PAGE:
2. Set up cPanel by uploading WordPress files and create a database. Now we need to put our wordpress files onto our hosting account. Most hosts will have a WHM (web host manager) system. My personal preference is to use AWS or cPanel. As AWS is more complicated, we are going to use cPanel for today's example. Your hosting provider should have an option to log in on their website. Once you are logged into your account, there should be an option somewhere to 'log into cPanel'. Once you get in you will see a lot of different buttons. We are only looking for two for now. File Manager, and Databases. Let's click file manager first. You will see a file browser load in the web page. Look for a directly called 'public_html' on the left hand side. Once you click it, there should not be anything in there except for a directory and a file or two. Leave those be. The server needs those. Look for a button in the top left side called 'Upload'. Click this. You can drag and drop, or browse for your zip folder you downloaded from Once the progress bar turns green that indicates the upload was a success and you can click the button to return to the file browser. Now, right click on the zip file you just uploaded. It should be titled something like "". Now click extract. cPanel will ask you where you want to extract it to. You want it to say this: "/public_html/". The " / " indicates the root. Since our public_html folder is inside of the root, we want it to be extracted into that folder. Now click okay and let the server do it's thing.

(Note: the video below I made a mistake! (facepalm..) When I am talking about extracting the wordpress file around 4:06, I said 'deflating'. I meant to say 'inflating')

Now for the database...

Create a database, user, and add the user to the database. Let's head back to the main cPanel screen by clicking the logo in the top left hand corner. From here, locate "MySQL Databases". cPanel makes it really user friendly to create a new database. The prefix of the name of the database won't change, but you can add in the name after that. For example: "corjd_main". You just need to add the text after the " _ " then click create. cPanel will prompt you and let you know the database has been created. Scroll down the page. You will see "Add database user". It follows the name naming convention as the database name. Create a user and assign the user the password. Don't forget this password as you will need it soon. Once you've got your user and user password created, scroll down the page more until you see "Assign user to database". You need to assign the user you just created to the database you just created. Save everything. Job well done!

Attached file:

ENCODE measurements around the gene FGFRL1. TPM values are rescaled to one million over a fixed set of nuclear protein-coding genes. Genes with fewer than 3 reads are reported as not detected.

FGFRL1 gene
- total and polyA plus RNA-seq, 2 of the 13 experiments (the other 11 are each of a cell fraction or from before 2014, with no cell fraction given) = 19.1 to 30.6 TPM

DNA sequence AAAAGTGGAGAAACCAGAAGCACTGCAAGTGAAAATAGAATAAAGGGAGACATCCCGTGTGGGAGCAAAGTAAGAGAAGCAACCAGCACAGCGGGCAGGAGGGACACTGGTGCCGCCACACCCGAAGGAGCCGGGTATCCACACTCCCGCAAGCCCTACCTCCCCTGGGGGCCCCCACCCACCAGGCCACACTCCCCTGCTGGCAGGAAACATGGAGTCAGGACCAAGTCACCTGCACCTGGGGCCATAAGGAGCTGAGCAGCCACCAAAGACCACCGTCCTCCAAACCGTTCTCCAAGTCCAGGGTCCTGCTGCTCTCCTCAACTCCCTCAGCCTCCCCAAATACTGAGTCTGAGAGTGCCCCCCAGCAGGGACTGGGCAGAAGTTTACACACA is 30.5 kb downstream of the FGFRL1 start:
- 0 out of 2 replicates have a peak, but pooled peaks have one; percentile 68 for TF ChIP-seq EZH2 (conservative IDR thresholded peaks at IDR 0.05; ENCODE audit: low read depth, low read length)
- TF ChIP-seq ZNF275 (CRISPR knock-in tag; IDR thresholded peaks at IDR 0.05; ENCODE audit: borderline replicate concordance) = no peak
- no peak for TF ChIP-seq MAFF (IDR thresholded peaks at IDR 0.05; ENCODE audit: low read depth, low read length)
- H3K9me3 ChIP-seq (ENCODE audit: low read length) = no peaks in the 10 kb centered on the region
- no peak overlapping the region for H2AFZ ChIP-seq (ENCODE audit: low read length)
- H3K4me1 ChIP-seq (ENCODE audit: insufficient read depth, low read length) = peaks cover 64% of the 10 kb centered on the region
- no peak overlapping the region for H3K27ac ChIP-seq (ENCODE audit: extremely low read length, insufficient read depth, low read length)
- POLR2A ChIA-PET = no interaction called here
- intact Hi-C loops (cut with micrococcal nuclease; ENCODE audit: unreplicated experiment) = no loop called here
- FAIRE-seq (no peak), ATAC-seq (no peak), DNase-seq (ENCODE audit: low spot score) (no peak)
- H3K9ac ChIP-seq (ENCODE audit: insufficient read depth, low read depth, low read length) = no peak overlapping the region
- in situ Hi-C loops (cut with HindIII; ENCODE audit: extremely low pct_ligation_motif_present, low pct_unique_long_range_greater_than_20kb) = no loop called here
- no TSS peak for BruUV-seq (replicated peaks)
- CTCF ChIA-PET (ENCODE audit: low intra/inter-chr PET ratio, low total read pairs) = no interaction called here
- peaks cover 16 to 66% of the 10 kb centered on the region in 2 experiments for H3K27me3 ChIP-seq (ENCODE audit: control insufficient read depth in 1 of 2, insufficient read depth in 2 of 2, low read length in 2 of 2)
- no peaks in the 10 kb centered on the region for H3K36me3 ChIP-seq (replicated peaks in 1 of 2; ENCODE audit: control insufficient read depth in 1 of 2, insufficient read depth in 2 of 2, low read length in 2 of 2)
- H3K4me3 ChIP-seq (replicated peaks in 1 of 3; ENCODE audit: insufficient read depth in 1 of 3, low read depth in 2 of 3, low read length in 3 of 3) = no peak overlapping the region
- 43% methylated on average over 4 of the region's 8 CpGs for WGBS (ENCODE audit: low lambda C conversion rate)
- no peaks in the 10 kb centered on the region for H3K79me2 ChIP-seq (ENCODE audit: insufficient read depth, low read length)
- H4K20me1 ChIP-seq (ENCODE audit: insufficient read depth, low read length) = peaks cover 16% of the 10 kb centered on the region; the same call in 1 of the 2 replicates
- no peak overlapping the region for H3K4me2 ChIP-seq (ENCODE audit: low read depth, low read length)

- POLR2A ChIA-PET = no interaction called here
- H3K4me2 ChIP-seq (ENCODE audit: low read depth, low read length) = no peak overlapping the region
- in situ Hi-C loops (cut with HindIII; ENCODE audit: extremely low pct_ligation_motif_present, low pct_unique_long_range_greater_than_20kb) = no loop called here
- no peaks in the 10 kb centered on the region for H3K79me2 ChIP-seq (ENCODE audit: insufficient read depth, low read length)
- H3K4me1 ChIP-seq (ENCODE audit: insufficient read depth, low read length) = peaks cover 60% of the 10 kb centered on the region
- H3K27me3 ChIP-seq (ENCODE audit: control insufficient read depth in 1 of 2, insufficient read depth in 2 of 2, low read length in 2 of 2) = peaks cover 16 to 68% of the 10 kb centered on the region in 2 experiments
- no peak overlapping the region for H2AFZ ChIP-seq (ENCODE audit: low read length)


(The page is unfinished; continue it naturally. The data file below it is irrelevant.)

3. Double check WordPress files are in the proper location and run installation by visiting your domain in a browser. Before you proceed, make sure that your wordpress files are not inside of a directory called 'wordpress'. If you have this directly, don't worry. Just move the contents of that folder up one level using the cPanel file manager then delete the empty directory you just moved the files from. Next, visit your domain in a browser and install WordPress. Great job making it this far. You're killing it. Now for the easy part: installing WordPress. Visit your domain in a browser and you will be met with the WordPress installation screen. Select your language and then enter in your database information. You will need the database name, username, and user password from the previous step. If your database is located on the same hosting account as your WordPress installation, leave the field 'database host' as is: 'localhost'. You can also leave the field 'database prefix' as is: 'wp_'. Submit your information and you will be sent to the next screen to create your user account for your new WordPress website. Fill in your website title, email, username, and password and move onto the next step to login to your website.

That's it! Your WordPress website is installed and ready to work for you.

If you have any questions about this, or you got stuck somewhere, please leave a comment below and I'll do my best to help you along.